EKATERINBURG, Russia — A World Cup of teetering titans has found its way to its most staggering scenes yet. They happened Thursday night in Nizhny Novgorod as Croatia cut Argentina to 3-0 ribbons, and they proved jarring enough to dredge all kinds of tears from witnesses, with the Argentine ones a broth of dejection and confusion.
After all, the soaring and globe-trotting career of Lionel Messi never did figure to find its most emphatic bummer in Nizhny Novgorod — that city 797 years old, 250 miles east of Moscow, 8,625 miles northeast of Buenos Aires and formerly named Gorky. It never did figure to happen in some World Cup second group match, a juncture at which Argentina and arguably the world’s best player surely wouldn’t find themselves in a precarious wheeze.
It utterly did not figure to feature Messi’s fourth Argentina manager in four World Cups, Jorge Sampaoli, saying, “First and foremost I beg for the fans’ forgiveness.” And it probably didn’t figure to happen against Croatia, certainly no slouch but 0-4 previously in World Cups against South American teams.
All that came true, though, and lent the largest crater to Messi’s long World Cup road, which started in 2006 at age 18 in the 74th minute of a 6-0 win against Serbia and Montenegro, which no longer exists as such, when he quickly assisted on a goal by Hernan Crespo. From there his excellence, which got his Barcelona shirts sold all over the planet and worn on every continent even as we can’t be sure about Antarctica, began to fuel the natural wish that his stewardship of a World Cup win for Argentina would just make a lot of sense.
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Now his ledger of four World Cups not only features only one venture beyond the quarterfinals (to the final in 2014), but it reels with two cases of uncommon shredding: a 4-0 annihilation by Germany in South Africa in the 2010 quarterfinals, and this 3-0 matter where a goalkeeper’s howler — and Ante Rebic’s fine, ensuing score for Croatia that made it 1-0 in the 53rd minute — somehow left a team of Argentina’s alleged caliber “emotionally broken,” in its manager’s remarkable words.
“Argentina y un papelon Mundial,” headlined the Argentine newspaper Clarin.
A bad show. How in the World Cup? As Diego Maradona looked on, the man who piloted Argentina to the 1986 World Cup title took on the countenance of a film critic who can’t believe the slop he’s watching.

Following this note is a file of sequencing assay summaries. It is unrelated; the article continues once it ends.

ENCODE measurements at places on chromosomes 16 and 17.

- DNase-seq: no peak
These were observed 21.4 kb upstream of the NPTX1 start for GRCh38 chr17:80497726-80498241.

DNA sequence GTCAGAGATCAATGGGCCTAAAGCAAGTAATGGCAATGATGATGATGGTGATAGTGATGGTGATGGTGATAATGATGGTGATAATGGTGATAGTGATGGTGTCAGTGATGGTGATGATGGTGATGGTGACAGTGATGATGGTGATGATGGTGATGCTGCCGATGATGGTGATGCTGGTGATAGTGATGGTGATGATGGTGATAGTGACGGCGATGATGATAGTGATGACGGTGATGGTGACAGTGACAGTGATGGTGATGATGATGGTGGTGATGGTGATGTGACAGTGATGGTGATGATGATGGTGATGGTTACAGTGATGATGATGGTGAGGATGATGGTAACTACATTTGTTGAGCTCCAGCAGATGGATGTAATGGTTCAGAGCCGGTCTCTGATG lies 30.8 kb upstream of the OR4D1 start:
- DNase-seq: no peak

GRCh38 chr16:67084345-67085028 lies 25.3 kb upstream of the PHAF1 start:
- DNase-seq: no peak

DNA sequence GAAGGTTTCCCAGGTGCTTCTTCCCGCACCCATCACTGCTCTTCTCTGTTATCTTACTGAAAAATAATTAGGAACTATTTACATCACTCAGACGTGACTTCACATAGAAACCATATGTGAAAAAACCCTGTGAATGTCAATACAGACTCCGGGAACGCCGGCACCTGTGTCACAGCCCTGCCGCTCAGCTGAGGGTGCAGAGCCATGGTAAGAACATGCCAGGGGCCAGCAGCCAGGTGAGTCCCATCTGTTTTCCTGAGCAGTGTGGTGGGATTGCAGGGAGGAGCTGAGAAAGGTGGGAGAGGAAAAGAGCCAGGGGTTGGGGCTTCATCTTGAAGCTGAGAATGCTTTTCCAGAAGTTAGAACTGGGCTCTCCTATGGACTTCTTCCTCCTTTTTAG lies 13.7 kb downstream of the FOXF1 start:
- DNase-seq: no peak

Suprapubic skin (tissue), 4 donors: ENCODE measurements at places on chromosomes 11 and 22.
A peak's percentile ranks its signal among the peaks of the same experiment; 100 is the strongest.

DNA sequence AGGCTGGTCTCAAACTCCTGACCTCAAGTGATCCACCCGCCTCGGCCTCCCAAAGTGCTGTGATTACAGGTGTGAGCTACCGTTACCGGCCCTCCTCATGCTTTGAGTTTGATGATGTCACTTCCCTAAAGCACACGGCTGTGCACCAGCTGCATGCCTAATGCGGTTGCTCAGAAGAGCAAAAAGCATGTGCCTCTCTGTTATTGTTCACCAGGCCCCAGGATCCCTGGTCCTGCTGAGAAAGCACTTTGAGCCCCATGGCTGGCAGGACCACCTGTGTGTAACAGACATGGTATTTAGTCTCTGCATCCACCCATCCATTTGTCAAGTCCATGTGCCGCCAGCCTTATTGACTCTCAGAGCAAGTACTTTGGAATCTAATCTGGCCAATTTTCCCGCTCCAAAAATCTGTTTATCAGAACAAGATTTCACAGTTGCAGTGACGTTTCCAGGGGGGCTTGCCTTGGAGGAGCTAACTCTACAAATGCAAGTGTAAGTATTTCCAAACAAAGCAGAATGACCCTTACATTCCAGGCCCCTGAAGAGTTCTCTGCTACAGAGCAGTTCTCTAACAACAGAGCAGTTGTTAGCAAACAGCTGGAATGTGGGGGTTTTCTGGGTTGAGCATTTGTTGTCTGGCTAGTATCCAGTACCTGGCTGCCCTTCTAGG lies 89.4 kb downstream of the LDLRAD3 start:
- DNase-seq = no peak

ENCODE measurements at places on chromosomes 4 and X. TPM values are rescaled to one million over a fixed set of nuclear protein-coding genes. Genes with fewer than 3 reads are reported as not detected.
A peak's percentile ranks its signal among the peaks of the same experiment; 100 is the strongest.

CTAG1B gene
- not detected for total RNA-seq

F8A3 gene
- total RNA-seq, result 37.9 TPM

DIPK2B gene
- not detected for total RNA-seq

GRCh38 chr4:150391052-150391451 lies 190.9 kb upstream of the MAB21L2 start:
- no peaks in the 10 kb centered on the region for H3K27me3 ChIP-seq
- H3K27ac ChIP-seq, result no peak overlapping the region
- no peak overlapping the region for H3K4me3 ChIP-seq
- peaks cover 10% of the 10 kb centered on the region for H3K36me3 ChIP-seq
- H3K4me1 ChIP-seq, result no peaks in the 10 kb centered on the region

It threw Group D, deemed among the toughest, into a strange, new soupiness. Overnight from Thursday, Croatia stood on six points, safely booked to the knockout stage with only a match with Iceland remaining. Iceland and Argentina stood on one point, having drawn 1-1 between themselves last Saturday as Messi missed a penalty. Nigeria had zero after one match, a loss to Croatia ahead of a match with Iceland on Friday.
For just one permutation, Argentina could hope for a Nigeria win over Iceland on Friday, then a win over Nigeria in its third group match next Tuesday, plus a Croatia win over Iceland. Who knew Argentina would have to sit around doing some hoping? Who knew the idea of it gathering the parts of its sudden jalopy well enough to beat Nigeria would become something of considerable question?
“The reality of the Argentina squad clouds Lionel Messi’s brilliance,” went the manager’s assessment. “The team doesn’t gel as well as it should.”
Together, it got him few shining chances in Nizhny Novgorod, with the Croatians worthy of some credit there. Meanwhile, on Sunday, Messi will turn 31. Come 2022 in Qatar, he will turn 35. He already sort-of retired from international play once. He already came here as the lead actor in a drama about his alleged final real chance.
It’s possible his World Cup career will groan with a quarterfinal loss to Germany in 2006 on penalty kicks in a match in which the manager kept him seated at age 18, causing mass guff back home; that 4-0 decimation by Germany in 2010 in which he didn’t matter because nobody could have; the strange 1-0 loss to Germany in the 2014 final in which he couldn’t quite come through; and, wait . . .
A failure even to appear in the round of 16?
That wasn’t part of the script.
— Chuck Culpepper
Croatia 3, Argentina 0
Group D, Nizhny Novgorod Stadium, Nizhny Novgorod
In supreme fashion, Croatia ran through Argentina on Thursday, 3-0, earning a spot in the World Cup’s knockout round for just the second time as an independent nation. The Blazers’ world-class midfield completed 289 passes, dominated defensively and, after a sloppy and scoreless first half, pierced and demoralized Argentina — four years ago a World Cup finalist — in the second.
“It was a shot in the arm for us — we played a perfect game and you need a perfect game to beat such a great team,” Croatia midfielder and captain Luka Modric told reporters afterward.
For as steady as Croatia has been in two wins against Nigeria and now La Albiceleste, Argentina has been shaky, conceding a draw to Iceland to begin the tournament, then opening the door for the Blazers with a howler of a mistake. Willy Caballero, Argentina’s keeper, duffed a clearing attempt in the 54th minute that Ante Rebić was right there waiting for. He sent a volley through Caballero’s silhouette to begin the scoring.
After that, the floodgates were wide open. Modric bent a wonder strike around a diving Caballero in the 80th minute. And in added time, the Blazers schooled Argentina down the field after a poor corner kick for a tap in by Ivan Rakitic, giving Argentina a catastrophic negative-three goal differential through two games.
“We were emotionally broken and we didn’t have any football arguments to make to change the course of events,” Argentina Manager Jorge Sampaoli said.